Foreign exchange swaps
Foreign exchange swaps have appeared for some time in the intervention toolkit of many central banks around the world, although their popularity seems to be on the wane. In a Bank for International Settlements survey taken in 1997 (BIS 1997, p. 332), seven of fourteen industrial-country central banks surveyed listed foreign exchange swaps against either the U.S. dollar or the deutsche mark (or both) among the tools used to conduct open market intervention. Of those seven, five-Austria, Belgium, Germany, Italy, and the Netherlands-discontinued foreign exchange operations when they became part of the European Monetary Union. Of the remaining two, Australia and Switzerland, only the latter has used foreign exchange swaps extensively, at some point as its main intervention tool, with the total amount of swaps hovering for years at about 40 percent of the monetary base. This use partly reflected the limited depth of domestic debt markets associated with limited fiscal deficits historically incurred by the Swiss government.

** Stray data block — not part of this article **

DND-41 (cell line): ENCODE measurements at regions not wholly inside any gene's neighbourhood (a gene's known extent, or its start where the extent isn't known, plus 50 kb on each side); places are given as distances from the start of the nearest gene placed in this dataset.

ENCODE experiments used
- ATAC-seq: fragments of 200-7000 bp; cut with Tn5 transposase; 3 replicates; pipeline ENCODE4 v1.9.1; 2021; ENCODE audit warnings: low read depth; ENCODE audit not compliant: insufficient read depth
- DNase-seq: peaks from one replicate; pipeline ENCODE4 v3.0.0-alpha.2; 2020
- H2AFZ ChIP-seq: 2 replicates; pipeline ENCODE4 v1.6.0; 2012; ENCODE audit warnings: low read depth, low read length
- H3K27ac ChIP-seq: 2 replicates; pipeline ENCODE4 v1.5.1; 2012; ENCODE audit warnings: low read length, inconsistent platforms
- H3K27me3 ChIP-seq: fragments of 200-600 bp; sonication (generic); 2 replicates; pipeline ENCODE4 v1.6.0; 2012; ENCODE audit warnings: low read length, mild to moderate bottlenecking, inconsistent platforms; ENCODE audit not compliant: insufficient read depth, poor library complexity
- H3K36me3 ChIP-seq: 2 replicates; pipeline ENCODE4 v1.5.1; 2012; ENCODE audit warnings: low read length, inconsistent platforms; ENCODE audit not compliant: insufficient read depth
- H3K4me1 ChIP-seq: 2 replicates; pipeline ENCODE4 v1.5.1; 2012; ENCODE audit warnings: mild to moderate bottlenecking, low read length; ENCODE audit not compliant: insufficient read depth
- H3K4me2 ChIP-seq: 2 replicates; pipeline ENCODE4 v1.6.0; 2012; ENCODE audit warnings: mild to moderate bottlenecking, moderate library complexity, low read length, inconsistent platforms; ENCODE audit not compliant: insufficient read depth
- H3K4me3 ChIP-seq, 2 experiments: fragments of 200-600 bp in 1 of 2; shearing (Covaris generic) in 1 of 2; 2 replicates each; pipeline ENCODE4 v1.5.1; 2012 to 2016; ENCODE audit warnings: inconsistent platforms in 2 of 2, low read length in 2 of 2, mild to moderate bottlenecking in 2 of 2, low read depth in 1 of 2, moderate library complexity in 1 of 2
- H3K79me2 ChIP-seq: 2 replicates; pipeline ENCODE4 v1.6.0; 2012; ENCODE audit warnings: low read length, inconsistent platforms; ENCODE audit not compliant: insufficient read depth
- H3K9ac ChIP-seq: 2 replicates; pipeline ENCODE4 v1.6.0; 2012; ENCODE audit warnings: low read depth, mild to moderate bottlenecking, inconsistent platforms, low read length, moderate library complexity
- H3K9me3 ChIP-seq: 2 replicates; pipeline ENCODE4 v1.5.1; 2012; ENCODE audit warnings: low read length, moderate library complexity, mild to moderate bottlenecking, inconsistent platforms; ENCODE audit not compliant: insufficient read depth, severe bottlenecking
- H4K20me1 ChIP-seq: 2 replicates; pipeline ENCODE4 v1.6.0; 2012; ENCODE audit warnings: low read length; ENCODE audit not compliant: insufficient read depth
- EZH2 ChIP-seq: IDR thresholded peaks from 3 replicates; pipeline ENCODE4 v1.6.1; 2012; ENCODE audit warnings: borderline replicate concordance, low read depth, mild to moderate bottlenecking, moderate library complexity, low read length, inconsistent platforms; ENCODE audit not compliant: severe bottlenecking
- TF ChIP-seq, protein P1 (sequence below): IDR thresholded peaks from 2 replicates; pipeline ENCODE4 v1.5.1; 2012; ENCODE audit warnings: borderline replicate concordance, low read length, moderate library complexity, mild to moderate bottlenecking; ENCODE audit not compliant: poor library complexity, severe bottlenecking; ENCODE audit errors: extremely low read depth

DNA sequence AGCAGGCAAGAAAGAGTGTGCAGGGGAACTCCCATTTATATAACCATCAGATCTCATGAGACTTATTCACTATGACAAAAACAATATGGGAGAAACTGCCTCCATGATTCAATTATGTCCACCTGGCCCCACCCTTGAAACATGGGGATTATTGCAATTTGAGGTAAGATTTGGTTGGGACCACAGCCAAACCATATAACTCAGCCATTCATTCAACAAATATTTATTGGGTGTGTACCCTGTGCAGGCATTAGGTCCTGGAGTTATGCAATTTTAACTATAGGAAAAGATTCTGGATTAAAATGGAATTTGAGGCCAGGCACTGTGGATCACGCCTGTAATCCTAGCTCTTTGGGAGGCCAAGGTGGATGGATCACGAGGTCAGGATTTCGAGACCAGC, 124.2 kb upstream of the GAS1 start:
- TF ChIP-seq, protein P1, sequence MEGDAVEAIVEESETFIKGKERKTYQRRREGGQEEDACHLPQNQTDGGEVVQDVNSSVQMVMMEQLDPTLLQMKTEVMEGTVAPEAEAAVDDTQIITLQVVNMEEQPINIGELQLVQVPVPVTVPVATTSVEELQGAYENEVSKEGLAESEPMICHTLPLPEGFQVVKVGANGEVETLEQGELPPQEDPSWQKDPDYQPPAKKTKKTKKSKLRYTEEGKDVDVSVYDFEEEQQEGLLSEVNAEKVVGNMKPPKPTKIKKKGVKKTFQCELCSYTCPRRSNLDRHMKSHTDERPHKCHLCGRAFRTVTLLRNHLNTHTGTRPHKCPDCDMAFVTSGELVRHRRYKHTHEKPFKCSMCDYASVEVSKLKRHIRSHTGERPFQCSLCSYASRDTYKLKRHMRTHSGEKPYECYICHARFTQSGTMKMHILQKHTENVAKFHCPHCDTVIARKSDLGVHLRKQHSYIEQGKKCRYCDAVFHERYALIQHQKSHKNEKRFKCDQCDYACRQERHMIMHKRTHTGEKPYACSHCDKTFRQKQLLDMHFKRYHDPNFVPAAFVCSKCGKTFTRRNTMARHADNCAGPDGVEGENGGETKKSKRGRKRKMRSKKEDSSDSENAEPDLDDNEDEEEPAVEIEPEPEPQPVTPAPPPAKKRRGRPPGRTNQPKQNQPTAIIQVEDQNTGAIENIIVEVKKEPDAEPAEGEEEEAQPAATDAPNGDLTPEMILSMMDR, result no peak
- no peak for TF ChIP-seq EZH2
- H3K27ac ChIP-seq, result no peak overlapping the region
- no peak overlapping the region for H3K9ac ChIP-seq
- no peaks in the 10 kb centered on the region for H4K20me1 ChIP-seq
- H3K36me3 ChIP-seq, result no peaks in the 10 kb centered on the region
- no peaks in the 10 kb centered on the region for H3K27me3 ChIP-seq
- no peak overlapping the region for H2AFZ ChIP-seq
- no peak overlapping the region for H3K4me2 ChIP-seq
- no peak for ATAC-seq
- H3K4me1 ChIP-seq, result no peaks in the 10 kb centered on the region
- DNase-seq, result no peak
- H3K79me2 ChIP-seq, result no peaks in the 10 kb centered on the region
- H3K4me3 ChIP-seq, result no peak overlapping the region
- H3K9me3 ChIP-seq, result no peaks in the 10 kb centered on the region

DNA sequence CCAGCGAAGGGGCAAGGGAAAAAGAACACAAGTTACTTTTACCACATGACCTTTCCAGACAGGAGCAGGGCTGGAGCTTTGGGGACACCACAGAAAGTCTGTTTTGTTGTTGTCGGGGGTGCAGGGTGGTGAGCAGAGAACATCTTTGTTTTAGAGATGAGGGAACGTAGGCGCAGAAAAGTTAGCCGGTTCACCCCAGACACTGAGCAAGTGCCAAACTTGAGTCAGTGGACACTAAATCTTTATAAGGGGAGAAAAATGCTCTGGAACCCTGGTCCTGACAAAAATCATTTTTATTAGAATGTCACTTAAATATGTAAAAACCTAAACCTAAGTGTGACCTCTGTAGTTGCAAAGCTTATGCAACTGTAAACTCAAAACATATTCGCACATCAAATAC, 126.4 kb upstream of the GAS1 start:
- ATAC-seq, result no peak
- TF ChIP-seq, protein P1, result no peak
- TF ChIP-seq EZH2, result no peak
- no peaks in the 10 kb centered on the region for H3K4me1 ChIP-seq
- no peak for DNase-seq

Volume (Year): (2002)
Issue (Month): Q 2 ()
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